By: William Jones Source: Chinadaily Published: 2020-05-14
The whole world was taken by surprise by a new virus strain that was first brought to public attention in the outbreak in Wuhan on Dec 31. What initially was described by Wuhan authorities as "a cluster of pneumonia cases" still "of an unknown origin," by Jan 7 was determined to be a new strain of a coronavirus, similar to SARS, and within a week Chinese researchers had succeeded in deciphering the genome sequence that they immediately made available to the World Health Organization. Inspection teams were sent to Wuhan, and as soon as it was clear that there was human-to-human transmission, Chinese authorities, on Jan 23, simply shut down the entire city of 11 million people. All traffic in and out was effectively halted. This would soon be extended to the entire province of Hubei. Appropriate measures were also taken in other parts of the country.
Almost immediately, aid came from other parts of the country. Vice-Premier Sun Chunlan was sent from Beijing on Jan 27 to guide epidemic control in Hubei and she would remain there until Wuhan was declared free of the spread on April 8. There were voices from abroad critical of the Chinese measures. But what it did was to "quarantine" the epidemic, preventing the "community spread" in Wuhan from becoming a country-wide spread. More importantly it reduced the possible spread of the virus from China to the rest of the world.
But with the mobilization of the central government, there was also a movement of the entire people. Everyone was focused on the looming danger and swung into motion. Over 40,000 medical personnel came to Wuhan to serve on the front lines. While people were forced to stay at home, they did not remain isolated. Community services saw to it that people were able to get food, with someone from their family able to leave to shop or to have food delivered.
And from start to finish, there was an adherence to the basics of disease prevention: Donning masks, taking temperatures, extensive testing to determine those who may be carrying the disease without symptoms and contact tracing. China also had a distinct advantage over the rest of the world for the country had developed a very sophisticated IT network that was far more advanced than any other country. Cell phones, communications apps, artificial intelligence and big data were all utilized in fighting the virus, in monitoring those who were sick, and in informing the population of what measures the authorities were taking and what people needed to do themselves to stay well. Press conferences were held each day, both at the national level and at the local level, to give the latest updates in the progress of the fight.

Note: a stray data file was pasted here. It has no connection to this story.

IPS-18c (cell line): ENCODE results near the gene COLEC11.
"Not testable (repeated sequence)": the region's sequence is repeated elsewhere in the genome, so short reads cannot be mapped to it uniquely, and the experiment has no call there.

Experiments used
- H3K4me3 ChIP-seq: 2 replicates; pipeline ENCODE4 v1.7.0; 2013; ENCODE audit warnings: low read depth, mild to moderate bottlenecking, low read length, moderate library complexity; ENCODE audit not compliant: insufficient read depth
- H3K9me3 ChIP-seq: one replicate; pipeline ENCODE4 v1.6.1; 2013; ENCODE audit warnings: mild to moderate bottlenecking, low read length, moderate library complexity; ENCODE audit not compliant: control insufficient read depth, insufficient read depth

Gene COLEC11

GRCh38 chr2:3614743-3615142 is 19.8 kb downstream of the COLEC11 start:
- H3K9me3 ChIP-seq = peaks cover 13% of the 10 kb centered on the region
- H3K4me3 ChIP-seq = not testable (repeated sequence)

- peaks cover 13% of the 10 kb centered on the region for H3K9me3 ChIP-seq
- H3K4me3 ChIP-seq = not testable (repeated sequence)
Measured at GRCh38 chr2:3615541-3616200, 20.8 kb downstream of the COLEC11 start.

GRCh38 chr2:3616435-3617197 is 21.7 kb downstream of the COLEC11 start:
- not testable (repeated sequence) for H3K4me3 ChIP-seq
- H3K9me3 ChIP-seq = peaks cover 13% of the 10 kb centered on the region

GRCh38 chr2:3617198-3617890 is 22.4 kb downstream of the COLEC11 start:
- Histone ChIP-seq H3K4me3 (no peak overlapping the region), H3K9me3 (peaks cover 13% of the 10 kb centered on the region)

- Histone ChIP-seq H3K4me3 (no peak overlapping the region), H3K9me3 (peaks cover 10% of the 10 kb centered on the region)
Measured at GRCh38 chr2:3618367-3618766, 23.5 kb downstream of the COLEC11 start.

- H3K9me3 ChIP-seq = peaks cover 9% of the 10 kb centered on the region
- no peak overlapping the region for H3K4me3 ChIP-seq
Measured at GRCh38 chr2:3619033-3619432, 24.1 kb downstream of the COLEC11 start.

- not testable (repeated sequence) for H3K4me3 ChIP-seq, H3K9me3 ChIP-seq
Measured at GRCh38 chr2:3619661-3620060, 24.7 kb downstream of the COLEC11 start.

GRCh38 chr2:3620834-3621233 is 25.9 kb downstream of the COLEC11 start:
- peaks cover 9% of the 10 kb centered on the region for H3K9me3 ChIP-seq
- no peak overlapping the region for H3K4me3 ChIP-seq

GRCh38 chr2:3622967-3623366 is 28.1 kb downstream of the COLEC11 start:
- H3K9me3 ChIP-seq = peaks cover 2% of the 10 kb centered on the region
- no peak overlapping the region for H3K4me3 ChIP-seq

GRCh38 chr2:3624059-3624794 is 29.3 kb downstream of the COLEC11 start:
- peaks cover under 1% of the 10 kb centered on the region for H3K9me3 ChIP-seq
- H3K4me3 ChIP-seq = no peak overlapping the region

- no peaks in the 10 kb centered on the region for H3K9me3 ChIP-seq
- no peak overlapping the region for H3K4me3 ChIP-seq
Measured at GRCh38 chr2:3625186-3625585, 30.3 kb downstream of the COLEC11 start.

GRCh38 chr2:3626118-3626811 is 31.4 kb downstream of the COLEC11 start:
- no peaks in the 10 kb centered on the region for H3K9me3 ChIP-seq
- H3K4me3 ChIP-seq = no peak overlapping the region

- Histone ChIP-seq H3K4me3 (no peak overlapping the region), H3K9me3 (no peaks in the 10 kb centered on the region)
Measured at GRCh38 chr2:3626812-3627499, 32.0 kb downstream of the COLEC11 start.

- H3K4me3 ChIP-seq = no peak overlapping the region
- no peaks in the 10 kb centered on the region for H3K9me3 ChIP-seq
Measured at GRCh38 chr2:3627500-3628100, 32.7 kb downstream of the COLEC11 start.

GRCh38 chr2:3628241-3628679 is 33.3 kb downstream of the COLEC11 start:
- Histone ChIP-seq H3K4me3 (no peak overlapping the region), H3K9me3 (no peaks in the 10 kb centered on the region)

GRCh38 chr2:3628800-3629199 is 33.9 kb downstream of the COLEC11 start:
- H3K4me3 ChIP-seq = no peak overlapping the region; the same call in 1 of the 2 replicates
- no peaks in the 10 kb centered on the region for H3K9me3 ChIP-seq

The fundamental commitment of the authorities was to save as many lives as possible, and compared to the lives lost in the fight with the virus in other countries, not least of all, in the US, the cost for China in human life, while tragic, was far less. As the virus began to hit other countries, the "Wuhan model" became the paradigm. And as the fight subsided in China, Chinese teams were sent to other countries to aid them with equipment and with sound advice on combating the spread. While China had to crank up its own production of medical equipment to meet the needs of its own medical workers, it could then utilize this capability to meet the needs of the world.
Disgruntled voices in the US and elsewhere have criticized this help as a form of "influence peddling." But those same voices have made many promises in aiding others, which they simply cannot keep. In the US the battle with the coronavirus that has infected over 1 million people, is far from over, with the death toll over 8,000. And the call now in the United States to "open up", with insufficient testing and general disregard for many of the "social distancing" measures that must remain in place, could very well lead to another major outbreak. The sooner the "political class" in the United States ceases with the name-calling and the China "blame game", the sooner the world can devote its attention to the real test in fighting the epidemic, namely preventing the millions of lives that are threatened in Africa, where health conditions are far from adequate in resolving the situation on their own.
William Jones is a non-resident fellow of the Chongyang Institute for Financial Studies, Renmin University of China.
The balance of power has been shifting all the time, especially between the major powers. And it has been obvious that it picked up speed in the past 20 years, especially in the last 20 years. Broadly speaking, what we've called “the great convergence” has been the historical hallmark of the second part of the last century and also the first two decades of this century.